Under Scottish law, this is the special defense of "incrimination." It is permissible to blame "persons unknown" in Scottish law. A special defense is special only in the sense that it must be announced prior to trial. It does not shift the burden of proof to the defense.
But if Libya was not behind the bombing, how will the Defense deal with the circuit board, which had been sold by Mebo to the Libyan Government? The Defense is likely to call Edwin Bollier, the director of Mebo, who will testify that the fragment found in the Pan Am 103 wreckage does not in fact match the timers that his company sold the Libyans in 1985. Bollier told CBS "60 Minutes" in April 1999 that investigators had shown him a photograph of the Lockerbie fragment. In contrast to the circuit boards that he sold to Libya, which were smoothly printed by machine, that photograph shows clearly that the Lockerbie fragment was roughly soldered as if made by hand.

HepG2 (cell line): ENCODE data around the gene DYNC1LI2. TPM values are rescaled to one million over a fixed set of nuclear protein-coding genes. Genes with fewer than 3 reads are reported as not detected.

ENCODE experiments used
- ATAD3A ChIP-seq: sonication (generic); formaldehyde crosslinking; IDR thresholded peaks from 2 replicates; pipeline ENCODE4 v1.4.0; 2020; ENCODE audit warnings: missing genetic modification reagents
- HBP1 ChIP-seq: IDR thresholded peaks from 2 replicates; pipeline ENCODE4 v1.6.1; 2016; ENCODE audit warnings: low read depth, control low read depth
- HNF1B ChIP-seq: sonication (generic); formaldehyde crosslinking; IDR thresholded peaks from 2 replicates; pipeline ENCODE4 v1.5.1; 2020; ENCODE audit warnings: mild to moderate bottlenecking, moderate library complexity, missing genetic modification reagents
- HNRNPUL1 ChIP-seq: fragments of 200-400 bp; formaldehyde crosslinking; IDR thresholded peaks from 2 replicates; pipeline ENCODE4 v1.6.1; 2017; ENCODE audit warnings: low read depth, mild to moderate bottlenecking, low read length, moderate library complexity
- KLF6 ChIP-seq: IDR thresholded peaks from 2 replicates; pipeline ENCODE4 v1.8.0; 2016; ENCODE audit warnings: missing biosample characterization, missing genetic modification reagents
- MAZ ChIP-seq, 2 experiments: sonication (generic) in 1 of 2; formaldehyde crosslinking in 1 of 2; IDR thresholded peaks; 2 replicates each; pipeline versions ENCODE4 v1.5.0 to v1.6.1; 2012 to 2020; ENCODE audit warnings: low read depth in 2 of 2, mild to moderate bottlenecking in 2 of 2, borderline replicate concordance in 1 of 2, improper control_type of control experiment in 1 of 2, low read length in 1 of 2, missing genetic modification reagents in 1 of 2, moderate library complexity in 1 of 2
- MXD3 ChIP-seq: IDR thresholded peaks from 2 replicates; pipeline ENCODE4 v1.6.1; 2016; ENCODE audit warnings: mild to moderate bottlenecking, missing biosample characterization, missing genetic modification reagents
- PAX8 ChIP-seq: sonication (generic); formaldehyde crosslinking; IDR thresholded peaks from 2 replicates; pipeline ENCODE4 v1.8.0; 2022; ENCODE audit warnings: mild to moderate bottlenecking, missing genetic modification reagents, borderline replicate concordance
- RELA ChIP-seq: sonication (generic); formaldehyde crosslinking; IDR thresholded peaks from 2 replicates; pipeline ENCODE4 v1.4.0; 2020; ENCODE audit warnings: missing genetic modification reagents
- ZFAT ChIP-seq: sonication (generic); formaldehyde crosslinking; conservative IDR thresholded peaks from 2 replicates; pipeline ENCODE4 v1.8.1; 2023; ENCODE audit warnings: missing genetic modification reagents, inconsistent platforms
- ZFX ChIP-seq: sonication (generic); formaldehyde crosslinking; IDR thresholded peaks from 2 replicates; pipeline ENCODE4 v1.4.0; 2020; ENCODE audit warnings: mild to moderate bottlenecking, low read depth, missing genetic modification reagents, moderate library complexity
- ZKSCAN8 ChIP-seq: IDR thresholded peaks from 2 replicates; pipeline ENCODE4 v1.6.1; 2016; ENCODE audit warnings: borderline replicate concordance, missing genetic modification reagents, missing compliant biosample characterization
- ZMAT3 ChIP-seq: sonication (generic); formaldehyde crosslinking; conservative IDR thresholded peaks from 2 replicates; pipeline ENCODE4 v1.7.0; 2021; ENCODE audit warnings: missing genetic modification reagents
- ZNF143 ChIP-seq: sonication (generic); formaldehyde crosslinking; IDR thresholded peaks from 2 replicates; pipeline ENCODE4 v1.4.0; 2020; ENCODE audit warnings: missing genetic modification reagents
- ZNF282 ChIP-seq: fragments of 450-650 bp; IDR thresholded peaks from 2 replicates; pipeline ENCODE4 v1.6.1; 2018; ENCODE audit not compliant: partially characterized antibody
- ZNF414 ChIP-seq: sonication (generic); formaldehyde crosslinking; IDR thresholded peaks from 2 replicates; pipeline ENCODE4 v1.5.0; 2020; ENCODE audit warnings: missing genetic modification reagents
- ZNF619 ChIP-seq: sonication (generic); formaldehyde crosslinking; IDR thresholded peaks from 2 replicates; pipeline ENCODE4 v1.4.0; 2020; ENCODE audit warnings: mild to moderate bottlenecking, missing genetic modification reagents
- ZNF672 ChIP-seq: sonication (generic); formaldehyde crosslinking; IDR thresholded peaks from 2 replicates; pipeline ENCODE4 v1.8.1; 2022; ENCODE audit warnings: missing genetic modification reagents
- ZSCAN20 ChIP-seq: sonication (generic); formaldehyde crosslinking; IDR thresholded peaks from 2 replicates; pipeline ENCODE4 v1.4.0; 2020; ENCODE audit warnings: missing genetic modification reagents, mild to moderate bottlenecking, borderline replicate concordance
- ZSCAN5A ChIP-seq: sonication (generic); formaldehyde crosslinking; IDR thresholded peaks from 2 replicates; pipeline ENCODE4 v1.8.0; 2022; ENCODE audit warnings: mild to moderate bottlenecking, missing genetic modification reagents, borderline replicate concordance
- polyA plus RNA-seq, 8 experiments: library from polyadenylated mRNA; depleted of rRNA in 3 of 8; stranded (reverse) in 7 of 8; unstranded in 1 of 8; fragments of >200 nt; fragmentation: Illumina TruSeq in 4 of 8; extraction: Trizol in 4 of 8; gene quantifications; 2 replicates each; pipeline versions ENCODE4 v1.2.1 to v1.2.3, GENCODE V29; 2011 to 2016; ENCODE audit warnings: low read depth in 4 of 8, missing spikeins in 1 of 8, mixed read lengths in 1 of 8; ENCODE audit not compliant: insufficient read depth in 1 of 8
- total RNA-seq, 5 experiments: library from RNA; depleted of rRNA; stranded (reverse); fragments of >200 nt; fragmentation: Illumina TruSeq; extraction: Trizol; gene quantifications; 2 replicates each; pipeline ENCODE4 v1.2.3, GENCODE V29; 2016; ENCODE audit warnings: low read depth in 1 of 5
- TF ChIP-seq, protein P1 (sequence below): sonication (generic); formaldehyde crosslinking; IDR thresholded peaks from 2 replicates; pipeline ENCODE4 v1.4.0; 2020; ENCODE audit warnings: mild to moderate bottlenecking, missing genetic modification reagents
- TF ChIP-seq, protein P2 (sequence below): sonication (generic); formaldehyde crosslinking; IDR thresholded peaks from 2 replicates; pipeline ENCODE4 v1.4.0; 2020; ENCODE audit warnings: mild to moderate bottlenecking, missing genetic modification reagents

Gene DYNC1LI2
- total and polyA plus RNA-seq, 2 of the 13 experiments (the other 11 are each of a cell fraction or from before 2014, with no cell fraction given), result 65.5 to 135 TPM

In addition, Bollier has publicly stated that he had previously sold roughly soldered handmade timers similar to the one used in the Lockerbie bomb to the Stasi, the East German secret police. And the Stasi was known to have supplied weapons and explosives to Palestinian terrorist groups including the PFLP-GC, the original Lockerbie suspects. Bollier has also said that a few months before the Lockerbie bombing in 1988 he reported a break in at his company in which a photographic blueprint for a circuit board like the one used to blow up Pan Am 103 was stolen. Whoever had that blueprint was in a position to make the Lockerbie circuit board and timer. Thus, the Defense has ammunition to argue that the necessary connection between the Lockerbie circuit board and Libya is broken. And to bolster its case, the defense may point out that Thomas Thurman, the FBI forensic expert responsible for the Pan Am 103 investigation, was forced out of the FBI after a Justice Department inquiry found that he had allowed examiners in his explosives unit to overstate conclusions in favor of the prosecution in several cases.